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Chonchol, Jacques (c. 1926–)

Chonchol, Jacques (c. 1926–)

Jacques Chonchol is a Chilean political leader and agrarian reform expert. A member of the Christian Democratic Party (PDC), Chonchol advocated the creation of a communitarian society as the way to solve Chile's economic problems and to avoid the excesses of socialism and capitalism. A member of the PDC's left wing, he served as a functionary of Eduardo Frei's agrarian reform program. In 1968, distressed by what he considered Frei's conservative policies, he broke with the PDC, creating the United Movement of Popular Action (MAPU). Chonchol later served as Salvador Allende's minister of agriculture, accelerating the pace of agrarian reform. He subsequently bolted from MAPU, which he claimed had become too Marxist, to form the Christian Left. Later he resigned from Allende's cabinet over political differences. After the coup of 1973, he was exiled. He took up a post at the Instituto de los Altos Estudios de América Latina at the University of Paris. In 1994 he returned to Chile, where he continued to serve as an outspoken critic of the neoliberal economic-political system of the early twenty-first century. In 2005 he participated in "The Lessons from Chile," the first conference of the Transnational Institute, a fellowship of global scholars and activists, held in Amsterdam.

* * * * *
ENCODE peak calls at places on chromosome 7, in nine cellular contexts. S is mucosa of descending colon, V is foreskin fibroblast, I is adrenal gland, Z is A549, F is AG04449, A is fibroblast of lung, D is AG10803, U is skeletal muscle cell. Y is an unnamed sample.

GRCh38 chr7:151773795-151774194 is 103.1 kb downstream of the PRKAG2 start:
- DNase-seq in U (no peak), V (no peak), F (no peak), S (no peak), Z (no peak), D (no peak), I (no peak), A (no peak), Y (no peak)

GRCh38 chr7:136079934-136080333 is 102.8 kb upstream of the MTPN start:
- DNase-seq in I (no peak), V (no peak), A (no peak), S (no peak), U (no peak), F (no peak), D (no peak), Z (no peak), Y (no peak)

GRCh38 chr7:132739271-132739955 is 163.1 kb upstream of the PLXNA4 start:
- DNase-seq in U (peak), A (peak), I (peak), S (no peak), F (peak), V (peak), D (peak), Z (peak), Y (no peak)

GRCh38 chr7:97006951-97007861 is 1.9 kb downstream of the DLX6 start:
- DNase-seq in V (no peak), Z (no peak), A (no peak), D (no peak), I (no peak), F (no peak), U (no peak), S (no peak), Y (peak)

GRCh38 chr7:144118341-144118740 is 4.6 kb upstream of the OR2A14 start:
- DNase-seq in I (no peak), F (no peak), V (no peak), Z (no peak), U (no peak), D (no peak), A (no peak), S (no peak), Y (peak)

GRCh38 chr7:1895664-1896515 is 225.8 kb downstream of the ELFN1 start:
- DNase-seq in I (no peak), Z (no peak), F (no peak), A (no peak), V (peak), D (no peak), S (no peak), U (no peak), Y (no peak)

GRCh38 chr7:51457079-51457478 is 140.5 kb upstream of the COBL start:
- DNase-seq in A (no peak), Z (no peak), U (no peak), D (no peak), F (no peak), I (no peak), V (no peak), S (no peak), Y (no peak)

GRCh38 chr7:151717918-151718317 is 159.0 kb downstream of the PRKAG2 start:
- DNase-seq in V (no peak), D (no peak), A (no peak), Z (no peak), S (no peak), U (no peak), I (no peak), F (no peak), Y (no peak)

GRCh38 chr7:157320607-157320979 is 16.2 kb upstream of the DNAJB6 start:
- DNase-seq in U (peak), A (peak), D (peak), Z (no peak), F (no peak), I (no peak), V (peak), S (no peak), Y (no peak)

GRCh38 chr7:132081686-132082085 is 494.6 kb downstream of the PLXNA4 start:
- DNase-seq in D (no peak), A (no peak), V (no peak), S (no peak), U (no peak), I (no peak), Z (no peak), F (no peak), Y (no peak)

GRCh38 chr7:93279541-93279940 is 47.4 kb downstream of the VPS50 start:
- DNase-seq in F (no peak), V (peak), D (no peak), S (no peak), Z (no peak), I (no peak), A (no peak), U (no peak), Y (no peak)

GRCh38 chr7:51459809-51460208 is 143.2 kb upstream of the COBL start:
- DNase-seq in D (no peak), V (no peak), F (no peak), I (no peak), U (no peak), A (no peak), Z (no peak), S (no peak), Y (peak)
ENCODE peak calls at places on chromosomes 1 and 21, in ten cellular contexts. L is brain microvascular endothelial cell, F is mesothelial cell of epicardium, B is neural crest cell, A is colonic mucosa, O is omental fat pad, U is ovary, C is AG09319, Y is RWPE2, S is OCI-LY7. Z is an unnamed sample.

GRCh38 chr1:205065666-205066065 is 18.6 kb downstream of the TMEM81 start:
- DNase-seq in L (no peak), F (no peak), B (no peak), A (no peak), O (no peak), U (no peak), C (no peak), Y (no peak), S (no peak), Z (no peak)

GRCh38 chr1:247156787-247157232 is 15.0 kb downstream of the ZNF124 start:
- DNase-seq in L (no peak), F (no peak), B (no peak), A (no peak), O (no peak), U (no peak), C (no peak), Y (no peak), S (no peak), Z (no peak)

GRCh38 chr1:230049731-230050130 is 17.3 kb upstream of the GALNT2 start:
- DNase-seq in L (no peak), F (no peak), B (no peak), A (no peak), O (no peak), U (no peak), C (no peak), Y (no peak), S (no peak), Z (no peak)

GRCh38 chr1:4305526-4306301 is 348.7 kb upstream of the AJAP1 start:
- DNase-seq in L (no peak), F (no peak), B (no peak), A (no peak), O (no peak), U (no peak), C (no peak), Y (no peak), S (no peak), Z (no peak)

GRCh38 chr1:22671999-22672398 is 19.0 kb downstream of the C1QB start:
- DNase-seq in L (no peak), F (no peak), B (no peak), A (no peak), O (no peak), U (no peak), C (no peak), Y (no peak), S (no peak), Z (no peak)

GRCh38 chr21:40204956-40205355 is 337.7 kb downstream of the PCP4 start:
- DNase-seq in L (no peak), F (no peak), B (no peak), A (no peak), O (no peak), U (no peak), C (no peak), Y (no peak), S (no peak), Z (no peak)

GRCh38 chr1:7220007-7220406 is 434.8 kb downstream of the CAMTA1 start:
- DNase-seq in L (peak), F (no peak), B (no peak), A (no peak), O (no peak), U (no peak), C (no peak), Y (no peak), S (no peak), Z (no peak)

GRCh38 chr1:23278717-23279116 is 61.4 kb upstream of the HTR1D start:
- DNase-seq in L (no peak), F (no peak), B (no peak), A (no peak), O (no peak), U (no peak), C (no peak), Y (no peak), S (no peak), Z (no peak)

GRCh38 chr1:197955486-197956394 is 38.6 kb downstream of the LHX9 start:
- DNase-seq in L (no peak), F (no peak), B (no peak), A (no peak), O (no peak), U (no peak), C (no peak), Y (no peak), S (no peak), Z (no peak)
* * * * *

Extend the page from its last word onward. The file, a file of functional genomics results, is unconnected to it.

See alsoChile, Political Parties: Christian Democratic Party (PDC); Chile, Political Parties: Popular Action Unitary Movement (MAPU).

BIBLIOGRAPHY

Collier, Simon, and William F. Slater. A History of Chile, 1808–2002, 2nd edition. Cambridge, U.K., and New York: Cambridge University Press, 2004.

Loveman, Brian. Struggle in the Countryside (1976), pp. 280, 285-286, 291-292, 296-300.

Oppenheim, Lois Hecht. Politics in Chile: Socialism, Authoritarianism, and Market Democracy, 3rd edition. Boulder, CO: Westview Press, 2007.

Rector, John L. The History of Chile. Westport, CT: Greenwood Press, 2003.

Sigmund, Paul. The Overthrow of Allende and the Politics of Chile, 1964–1976 (1977), pp. 52-53, 62-63, 72, 79, 84, 89, 91, 130, 139, 151-152.

                                      William F. Sater

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